Winter landscapes and black and white photography really remind me of poetry. I don’t know why but that’s just where my mind goes. When the afternoon goes from gorgeous god beams to so flat a grey that you could use it as a color checker it makes one wonder what kind of poem is being written. Low clouds, steam from the rivers and folks burning ground clutter can make for some interesting backgrounds. Combined with Cottonwoods and snow the valley can become rather surreal, much like a poem.
Images Captured with Nikon D5, 70-200 VRII, on Lexar UDMA Digital Film
Well it’s starting to feel like winter already which is kind of amazing considering how short fall was. With this last big storm that swept across Montana, a blanket of snow was dropped and it was a pretty good size blanket. We got a good foot here in the valley which is actually typical for November as we always seem to get at least one big storm before Thanksgiving.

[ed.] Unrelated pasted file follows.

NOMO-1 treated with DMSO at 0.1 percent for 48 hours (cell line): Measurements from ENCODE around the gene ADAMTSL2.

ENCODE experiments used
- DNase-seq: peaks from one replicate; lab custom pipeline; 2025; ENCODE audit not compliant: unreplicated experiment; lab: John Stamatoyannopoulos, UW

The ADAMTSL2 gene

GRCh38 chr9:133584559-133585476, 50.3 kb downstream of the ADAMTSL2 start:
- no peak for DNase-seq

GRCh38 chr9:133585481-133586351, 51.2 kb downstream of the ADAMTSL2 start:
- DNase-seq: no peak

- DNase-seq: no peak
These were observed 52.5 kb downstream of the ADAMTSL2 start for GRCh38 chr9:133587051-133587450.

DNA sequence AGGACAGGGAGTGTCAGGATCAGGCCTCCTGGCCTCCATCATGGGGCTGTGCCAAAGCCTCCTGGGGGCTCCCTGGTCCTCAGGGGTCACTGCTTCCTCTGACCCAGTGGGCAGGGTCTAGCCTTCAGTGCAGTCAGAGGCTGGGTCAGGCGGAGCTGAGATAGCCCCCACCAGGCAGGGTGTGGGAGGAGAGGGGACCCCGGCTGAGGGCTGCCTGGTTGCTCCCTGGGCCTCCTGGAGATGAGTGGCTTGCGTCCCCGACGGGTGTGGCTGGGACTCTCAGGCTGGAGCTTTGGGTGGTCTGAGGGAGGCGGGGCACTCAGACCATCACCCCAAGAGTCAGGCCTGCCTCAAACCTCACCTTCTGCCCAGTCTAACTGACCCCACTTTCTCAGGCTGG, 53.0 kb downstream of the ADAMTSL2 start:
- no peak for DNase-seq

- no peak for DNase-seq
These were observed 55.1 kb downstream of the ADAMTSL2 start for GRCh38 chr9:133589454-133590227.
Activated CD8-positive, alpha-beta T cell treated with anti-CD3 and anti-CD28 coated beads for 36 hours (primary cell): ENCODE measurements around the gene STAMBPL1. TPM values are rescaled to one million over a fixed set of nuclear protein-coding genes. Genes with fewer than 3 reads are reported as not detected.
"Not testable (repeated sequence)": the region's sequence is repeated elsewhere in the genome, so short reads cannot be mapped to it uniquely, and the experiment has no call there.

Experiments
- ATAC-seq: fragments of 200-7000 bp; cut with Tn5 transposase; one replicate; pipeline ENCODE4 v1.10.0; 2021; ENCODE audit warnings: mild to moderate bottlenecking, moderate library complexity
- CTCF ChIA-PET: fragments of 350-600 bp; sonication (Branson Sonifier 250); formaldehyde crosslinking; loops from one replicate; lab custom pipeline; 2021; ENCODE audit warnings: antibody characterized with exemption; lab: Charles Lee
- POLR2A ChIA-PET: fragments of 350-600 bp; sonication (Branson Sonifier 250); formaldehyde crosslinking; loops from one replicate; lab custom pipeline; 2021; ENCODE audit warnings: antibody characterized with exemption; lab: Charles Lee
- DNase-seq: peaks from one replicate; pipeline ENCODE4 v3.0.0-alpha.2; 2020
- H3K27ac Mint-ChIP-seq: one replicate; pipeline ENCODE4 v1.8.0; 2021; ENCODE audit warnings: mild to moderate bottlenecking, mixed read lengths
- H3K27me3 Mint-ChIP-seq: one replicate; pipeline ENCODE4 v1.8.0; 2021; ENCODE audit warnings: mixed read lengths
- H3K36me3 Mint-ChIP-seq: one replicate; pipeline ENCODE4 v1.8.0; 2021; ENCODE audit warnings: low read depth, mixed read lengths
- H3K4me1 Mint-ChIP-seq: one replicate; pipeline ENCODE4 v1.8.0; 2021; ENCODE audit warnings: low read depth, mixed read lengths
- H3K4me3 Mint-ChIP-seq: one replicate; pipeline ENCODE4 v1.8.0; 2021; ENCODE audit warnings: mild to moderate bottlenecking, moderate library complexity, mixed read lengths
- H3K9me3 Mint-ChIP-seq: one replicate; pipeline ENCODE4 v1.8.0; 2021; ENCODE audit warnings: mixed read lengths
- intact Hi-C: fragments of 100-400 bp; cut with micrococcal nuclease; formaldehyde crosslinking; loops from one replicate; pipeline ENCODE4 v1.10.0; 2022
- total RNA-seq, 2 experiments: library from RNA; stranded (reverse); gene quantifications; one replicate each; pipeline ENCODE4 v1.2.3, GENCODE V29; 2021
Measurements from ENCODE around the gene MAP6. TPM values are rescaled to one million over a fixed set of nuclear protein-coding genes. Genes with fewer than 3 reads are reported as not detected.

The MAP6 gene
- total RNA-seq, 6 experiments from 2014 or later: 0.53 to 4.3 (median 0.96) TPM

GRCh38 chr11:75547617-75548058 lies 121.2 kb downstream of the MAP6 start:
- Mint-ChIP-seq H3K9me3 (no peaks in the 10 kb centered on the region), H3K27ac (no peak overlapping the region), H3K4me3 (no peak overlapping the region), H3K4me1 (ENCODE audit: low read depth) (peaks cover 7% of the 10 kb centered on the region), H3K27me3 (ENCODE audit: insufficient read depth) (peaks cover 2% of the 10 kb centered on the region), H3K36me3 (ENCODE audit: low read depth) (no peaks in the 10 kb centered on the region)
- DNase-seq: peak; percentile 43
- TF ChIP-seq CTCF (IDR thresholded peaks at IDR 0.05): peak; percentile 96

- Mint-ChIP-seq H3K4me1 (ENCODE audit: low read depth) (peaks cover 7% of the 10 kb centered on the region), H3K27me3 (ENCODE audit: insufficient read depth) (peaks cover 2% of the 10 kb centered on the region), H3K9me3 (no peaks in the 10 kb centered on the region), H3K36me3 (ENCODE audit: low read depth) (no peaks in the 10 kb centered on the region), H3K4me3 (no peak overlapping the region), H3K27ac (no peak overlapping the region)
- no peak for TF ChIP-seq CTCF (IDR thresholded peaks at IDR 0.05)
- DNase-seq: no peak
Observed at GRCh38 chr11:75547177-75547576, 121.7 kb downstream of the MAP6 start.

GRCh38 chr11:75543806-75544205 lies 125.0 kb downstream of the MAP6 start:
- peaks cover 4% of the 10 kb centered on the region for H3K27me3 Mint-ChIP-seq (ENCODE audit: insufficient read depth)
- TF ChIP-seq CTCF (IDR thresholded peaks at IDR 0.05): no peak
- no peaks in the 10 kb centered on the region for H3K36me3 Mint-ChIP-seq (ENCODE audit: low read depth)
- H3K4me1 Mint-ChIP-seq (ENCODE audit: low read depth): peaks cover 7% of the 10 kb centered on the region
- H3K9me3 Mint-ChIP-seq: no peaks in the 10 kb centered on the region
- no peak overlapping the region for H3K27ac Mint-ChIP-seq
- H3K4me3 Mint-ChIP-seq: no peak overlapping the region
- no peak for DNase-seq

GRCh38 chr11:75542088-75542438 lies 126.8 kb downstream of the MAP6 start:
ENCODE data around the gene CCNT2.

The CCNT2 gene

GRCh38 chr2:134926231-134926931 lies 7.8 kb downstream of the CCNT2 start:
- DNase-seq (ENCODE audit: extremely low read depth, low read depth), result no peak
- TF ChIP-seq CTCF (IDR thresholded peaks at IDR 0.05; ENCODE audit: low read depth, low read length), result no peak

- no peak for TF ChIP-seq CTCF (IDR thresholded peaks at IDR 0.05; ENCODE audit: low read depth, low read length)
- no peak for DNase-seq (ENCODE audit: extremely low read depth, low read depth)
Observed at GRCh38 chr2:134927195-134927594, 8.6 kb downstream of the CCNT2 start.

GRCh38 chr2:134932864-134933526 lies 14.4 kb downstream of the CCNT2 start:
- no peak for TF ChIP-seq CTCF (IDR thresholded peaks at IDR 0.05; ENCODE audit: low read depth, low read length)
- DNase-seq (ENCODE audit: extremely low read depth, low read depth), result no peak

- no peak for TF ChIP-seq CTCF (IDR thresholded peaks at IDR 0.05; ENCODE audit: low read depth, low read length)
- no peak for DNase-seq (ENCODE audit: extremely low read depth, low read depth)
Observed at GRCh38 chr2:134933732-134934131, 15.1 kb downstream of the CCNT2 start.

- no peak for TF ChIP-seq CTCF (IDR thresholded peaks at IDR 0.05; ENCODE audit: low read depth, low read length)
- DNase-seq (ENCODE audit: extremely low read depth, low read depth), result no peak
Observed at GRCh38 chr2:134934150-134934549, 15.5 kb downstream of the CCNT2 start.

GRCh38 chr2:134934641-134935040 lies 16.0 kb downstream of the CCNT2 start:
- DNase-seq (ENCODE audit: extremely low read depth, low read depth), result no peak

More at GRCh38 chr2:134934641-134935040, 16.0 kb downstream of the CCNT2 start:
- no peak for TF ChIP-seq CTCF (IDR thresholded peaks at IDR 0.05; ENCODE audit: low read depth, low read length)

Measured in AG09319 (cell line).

When big storms come through I watch the weather carefully never knowing when the whole will come in the clouds letting in just enough light to really make that fresh powder shine. Sunday we had a few hours before the next storm cell would bring in more snow I went out looking at all that great powder. Sadly I returned with nothing. That’s how it goes sometimes. You get all ready to find that image only to return empty handed. Then looking out the window in a brief moment there was the image. This is why it’s important to have a camera on your desk for you never know when it’s going to be needed. This was a simple click with the D5 and 70-200 VRII out my window towards the neighbors horse ranch. A little bit of finishing in ACR and there ya go.